Sudan protesters, police clash as anti-Bashir unrest widens

 Sudan protesters, police clash as anti-Bashir unrest widens

By Khalid Abdelaziz

KHARTOUM (Reuters) - Stone-throwing Sudanese demonstrators battled security forces in Khartoum on Thursday, witnesses said, and a child and a doctor were reported killed at the start of a fifth week of protests against President Omar al-Bashir's 30-year-old rule.

Protests also broke out in five other cities in some of the most widespread disturbances since unrest began on Dec. 19. The Sudan Doctors' Committee, a group linked to the opposition, said a doctor and a child were killed by gunshot wounds to the head during the violence.

Police did not immediately respond to a request for comment on the reported deaths.

The protests were triggered by price rises and cash shortages, but have quickly developed into demonstrations against Bashir.

In the day's most violent clashes, police in Khartoum's Burri neighbourhood fired rubber bullets and tear gas and chased demonstrators with batons, witnesses said. Several people were overcome with tear gas while some were bruised by rubber bullets and others beaten.

Hundreds of young men and women blocked streets and alleyways with burning tyres, witnesses said. Some hurled stones at security forces. Many recited the chant that has become the crying call of demonstrators: "Down, that's it," to send the message that their only demand is Bashir's fall.

Demonstrators also taunted security forces by ululating each time a stone-throwing demonstrator hit police, witnesses said.

A live video posted on social media and verified by Reuters showed security forces pointing guns at protesters in Burri. A sound of gunfire could be heard.

"WHY ARE YOU SHOOTING"

In the video, a demonstrator yelled, "why are you shooting?" as protesters, some wearing masks as protection from tear gas, ducked to avoid the firing. It was not clear if rubber or live bullets were used. One man who appeared to be injured and had spots of blood on his shirt was carried away.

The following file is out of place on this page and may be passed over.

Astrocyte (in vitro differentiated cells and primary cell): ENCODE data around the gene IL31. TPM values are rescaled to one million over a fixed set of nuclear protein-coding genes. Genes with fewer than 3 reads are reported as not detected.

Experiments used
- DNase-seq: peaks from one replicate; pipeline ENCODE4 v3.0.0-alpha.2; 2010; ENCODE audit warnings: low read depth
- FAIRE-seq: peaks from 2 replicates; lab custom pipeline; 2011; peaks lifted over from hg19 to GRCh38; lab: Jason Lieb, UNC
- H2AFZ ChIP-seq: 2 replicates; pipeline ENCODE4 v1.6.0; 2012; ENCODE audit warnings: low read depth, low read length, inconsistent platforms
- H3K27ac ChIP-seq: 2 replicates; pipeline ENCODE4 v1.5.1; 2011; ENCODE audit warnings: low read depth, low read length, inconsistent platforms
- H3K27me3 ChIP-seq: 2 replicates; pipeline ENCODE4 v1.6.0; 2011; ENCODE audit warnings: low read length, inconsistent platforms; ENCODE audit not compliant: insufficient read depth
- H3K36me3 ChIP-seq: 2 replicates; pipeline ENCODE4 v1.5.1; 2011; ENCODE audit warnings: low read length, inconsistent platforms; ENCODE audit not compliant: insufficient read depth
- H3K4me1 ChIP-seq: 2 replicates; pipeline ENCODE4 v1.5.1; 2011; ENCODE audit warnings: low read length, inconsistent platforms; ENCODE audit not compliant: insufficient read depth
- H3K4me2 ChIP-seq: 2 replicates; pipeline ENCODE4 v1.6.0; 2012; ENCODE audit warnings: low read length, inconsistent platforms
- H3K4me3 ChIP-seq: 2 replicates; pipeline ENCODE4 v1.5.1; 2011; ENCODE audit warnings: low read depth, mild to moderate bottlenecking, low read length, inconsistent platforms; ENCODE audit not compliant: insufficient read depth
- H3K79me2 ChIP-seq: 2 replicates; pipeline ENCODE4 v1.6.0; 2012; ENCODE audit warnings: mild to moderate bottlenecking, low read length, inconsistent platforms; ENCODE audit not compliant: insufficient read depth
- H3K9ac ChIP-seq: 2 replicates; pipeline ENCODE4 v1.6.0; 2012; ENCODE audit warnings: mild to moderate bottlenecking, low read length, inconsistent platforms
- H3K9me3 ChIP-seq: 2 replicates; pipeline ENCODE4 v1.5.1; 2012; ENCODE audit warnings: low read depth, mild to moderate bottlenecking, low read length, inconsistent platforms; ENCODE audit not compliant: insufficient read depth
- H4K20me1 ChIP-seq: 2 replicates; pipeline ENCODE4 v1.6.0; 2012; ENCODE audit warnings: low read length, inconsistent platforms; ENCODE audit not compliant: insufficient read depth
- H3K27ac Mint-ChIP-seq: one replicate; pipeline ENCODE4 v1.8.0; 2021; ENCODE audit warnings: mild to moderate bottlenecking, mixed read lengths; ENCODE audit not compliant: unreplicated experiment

"There were people shooting at us," one protester told Reuters. "They fired rubber bullets."

He said he saw five people fall to the ground, adding he was not sure if they were hit by rubber or live bullets. He said he saw a few other injured people being carried away. Security forces blocked the area and the wounded were unable to reach a hospital, he said.

Instead they were being treated in a makeshift emergency room inside a home. At some point, security forces approached the makeshift clinic and fired tear gas into it as the wounded were being treated, three witnesses said.

A police spokesman could not immediately be reached for comment on the witnesses' account of the Burri clashes.

Hundreds also protested in al-Qadarif, Atbara, Port Sudan, al-Dueim and Al-Ubayyid, drawing tear gas volleys from police, witnesses said.

Security forces have at times used live ammunition to disperse demonstrations. The official death toll stands at 24, including two security forces personnel. Amnesty International has said that more than 40 people have been killed.

BASHIR BLAMES FOREIGN "AGENTS"

"We will continue to protest until the government falls because we want to provide a better life for our children," said a 47-year-old teacher who demonstrated in downtown Khartoum.

Bashir has blamed the protests on foreign "agents" and said the unrest will not lead to a change in government, challenging his opponents to seek power through the ballot box.

United Nations High Commissioner for Human Rights Michelle Bachelet said on Thursday that she was deeply worried about reports of excessive use of force by Sudanese security forces.

"I am very concerned about reports of excessive use of force, including live ammunition, by Sudanese state security forces..." she said. "The government needs to ensure that security forces handle protests in line with the country’s international human rights obligations by facilitating and protecting the right to peaceful assembly.”

Sudan has struggled economically since losing three quarters of its oil output - its main source of foreign currency - when South Sudan seceded in 2011, keeping most of the oilfields.

The United States lifted 20-year-old trade sanctions on Sudan in 2017. But many investors continue to shun a country still listed by Washington as a state sponsor of terrorism.

Bashir is wanted by the International Criminal Court over charges, which he denies, of masterminding genocide in the Darfur region.

(Reporting by Khalid Abdelaziz in Khartoum and Nafisa Eltahir in Dubai; writing by Lena Masri, editing by Mark Heinrich, William Maclean)

This story has not been edited by Firstpost staff and is generated by auto-feed.

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Updated Date: Jan 18, 2019 03:06:36 IST